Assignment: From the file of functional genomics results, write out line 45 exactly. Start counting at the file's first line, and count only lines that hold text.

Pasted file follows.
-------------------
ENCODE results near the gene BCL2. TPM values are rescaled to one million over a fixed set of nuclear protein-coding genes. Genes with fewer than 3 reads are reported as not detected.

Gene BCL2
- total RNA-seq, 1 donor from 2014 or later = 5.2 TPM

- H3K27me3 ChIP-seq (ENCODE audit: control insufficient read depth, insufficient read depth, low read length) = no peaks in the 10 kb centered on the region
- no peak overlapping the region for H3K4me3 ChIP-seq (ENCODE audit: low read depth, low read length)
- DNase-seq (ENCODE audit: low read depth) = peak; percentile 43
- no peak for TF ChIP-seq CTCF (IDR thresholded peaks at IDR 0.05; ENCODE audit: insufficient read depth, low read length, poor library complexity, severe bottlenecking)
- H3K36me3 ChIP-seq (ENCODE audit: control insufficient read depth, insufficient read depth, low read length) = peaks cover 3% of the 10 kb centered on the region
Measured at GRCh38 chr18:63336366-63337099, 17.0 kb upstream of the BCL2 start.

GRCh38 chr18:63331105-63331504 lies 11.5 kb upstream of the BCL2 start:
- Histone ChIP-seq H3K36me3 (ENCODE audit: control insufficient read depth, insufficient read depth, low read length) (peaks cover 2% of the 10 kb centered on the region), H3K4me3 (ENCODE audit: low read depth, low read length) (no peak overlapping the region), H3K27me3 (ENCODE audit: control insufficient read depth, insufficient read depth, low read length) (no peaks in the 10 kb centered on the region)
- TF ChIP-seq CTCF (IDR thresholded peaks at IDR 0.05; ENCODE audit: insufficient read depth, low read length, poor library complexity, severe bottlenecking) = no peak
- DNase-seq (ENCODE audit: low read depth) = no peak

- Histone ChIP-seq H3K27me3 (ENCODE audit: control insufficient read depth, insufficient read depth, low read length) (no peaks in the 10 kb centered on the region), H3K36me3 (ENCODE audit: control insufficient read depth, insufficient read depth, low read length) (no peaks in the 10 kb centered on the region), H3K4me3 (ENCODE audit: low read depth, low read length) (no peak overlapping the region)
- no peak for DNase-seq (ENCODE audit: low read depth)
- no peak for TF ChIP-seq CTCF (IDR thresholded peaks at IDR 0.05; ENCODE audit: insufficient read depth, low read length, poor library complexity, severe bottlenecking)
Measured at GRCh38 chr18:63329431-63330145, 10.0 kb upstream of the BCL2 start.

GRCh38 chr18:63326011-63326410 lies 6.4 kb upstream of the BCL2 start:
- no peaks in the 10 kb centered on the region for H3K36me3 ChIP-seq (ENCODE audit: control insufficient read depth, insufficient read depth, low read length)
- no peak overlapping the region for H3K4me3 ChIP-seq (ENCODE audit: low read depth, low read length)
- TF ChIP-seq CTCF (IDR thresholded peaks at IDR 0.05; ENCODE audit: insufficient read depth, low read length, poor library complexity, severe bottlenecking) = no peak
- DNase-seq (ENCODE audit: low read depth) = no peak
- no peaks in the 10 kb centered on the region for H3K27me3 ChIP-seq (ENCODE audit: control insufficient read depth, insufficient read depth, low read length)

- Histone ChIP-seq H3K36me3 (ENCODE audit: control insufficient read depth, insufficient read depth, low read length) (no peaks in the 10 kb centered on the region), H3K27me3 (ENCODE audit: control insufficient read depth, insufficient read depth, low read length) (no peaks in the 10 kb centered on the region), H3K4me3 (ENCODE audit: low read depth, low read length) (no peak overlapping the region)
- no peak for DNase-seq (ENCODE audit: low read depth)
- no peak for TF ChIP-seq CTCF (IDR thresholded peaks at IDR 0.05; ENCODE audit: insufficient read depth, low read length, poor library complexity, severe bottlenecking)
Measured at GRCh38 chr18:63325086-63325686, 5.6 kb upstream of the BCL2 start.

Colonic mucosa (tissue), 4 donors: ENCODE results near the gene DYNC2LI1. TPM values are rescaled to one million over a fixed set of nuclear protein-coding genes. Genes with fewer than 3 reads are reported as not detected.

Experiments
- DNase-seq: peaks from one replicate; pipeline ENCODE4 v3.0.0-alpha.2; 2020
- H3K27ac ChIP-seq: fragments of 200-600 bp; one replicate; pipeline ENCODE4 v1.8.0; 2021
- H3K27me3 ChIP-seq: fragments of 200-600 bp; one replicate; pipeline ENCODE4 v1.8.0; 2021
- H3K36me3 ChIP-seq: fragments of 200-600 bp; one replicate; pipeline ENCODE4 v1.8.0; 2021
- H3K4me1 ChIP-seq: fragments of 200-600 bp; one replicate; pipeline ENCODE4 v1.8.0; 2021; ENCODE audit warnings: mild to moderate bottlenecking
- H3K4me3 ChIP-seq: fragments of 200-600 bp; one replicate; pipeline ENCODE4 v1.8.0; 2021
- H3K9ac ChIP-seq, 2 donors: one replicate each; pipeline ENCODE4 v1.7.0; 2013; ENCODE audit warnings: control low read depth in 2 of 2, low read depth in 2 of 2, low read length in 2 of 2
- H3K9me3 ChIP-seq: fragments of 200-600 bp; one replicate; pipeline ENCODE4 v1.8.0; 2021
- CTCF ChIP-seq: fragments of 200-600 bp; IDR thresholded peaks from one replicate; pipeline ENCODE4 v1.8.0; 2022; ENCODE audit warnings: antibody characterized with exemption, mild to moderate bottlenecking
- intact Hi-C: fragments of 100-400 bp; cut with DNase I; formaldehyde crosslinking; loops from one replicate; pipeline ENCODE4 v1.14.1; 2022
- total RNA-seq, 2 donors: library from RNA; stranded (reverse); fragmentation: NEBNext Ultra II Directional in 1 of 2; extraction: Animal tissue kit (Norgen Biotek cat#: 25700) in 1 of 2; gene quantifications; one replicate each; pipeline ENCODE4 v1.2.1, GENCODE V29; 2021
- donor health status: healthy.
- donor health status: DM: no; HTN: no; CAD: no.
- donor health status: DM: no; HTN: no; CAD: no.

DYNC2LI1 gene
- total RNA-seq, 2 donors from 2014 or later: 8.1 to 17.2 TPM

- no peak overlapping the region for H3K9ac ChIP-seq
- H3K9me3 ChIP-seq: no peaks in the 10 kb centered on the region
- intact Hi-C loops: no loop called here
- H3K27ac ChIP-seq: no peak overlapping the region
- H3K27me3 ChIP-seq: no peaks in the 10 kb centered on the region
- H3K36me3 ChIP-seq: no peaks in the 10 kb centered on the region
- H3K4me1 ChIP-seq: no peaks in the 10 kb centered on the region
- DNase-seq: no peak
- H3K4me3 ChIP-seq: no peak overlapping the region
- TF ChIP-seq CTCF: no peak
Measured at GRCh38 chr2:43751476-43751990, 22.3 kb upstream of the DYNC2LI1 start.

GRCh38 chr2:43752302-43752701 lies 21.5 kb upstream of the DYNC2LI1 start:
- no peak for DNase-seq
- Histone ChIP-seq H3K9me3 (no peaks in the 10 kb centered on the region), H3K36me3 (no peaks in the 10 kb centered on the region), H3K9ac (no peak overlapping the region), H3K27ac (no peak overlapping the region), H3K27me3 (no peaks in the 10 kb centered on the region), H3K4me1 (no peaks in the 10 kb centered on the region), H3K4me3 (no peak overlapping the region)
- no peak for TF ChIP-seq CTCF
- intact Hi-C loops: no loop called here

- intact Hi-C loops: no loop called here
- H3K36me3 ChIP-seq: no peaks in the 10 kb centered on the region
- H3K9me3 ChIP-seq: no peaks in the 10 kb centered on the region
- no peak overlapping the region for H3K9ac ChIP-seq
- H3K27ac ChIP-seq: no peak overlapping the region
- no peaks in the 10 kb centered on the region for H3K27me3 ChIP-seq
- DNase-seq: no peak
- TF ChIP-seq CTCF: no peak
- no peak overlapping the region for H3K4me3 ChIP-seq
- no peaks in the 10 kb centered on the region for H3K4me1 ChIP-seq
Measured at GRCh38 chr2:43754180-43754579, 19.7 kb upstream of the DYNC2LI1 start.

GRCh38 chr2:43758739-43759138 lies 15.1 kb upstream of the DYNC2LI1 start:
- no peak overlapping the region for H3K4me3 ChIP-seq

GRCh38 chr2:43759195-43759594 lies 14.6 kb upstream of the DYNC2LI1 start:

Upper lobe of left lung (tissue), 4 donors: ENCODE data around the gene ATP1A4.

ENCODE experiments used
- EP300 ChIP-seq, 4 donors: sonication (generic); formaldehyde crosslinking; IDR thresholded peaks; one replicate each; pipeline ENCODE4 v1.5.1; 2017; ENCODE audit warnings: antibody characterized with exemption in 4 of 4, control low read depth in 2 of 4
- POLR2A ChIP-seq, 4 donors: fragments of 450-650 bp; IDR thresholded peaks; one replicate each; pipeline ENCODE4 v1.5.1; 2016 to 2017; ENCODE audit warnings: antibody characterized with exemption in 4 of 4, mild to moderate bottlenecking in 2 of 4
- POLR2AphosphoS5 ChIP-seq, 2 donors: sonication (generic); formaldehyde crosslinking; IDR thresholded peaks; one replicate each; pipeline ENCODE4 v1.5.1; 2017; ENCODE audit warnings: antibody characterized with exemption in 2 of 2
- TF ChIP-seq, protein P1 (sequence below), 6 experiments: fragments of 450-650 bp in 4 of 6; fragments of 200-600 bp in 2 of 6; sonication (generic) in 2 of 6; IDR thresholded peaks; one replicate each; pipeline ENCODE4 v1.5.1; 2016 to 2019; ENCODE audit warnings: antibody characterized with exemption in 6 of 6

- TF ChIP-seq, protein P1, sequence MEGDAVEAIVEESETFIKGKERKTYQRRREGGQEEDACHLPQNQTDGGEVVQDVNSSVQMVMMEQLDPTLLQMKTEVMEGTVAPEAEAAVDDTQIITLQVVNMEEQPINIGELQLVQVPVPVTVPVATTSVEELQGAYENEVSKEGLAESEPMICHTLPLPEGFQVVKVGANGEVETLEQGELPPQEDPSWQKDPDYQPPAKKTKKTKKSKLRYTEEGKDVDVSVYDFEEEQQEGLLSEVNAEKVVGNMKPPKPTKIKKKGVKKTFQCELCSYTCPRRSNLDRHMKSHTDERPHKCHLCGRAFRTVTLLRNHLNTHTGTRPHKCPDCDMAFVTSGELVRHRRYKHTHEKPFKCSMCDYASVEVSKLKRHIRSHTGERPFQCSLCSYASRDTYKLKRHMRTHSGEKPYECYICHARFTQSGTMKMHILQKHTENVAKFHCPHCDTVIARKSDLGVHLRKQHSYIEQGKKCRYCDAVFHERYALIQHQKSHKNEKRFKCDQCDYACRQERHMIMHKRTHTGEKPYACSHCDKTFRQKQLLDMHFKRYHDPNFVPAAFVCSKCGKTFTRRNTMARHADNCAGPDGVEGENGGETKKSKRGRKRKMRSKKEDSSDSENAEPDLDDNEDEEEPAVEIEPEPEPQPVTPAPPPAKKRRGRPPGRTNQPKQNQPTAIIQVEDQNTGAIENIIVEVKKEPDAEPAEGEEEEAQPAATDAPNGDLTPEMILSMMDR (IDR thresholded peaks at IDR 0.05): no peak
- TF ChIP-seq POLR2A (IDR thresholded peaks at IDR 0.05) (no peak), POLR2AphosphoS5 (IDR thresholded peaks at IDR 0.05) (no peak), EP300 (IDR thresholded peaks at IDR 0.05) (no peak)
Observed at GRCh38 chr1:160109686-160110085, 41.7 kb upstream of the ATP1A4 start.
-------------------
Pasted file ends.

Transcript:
- total RNA-seq, 2 donors from 2014 or later: 8.1 to 17.2 TPM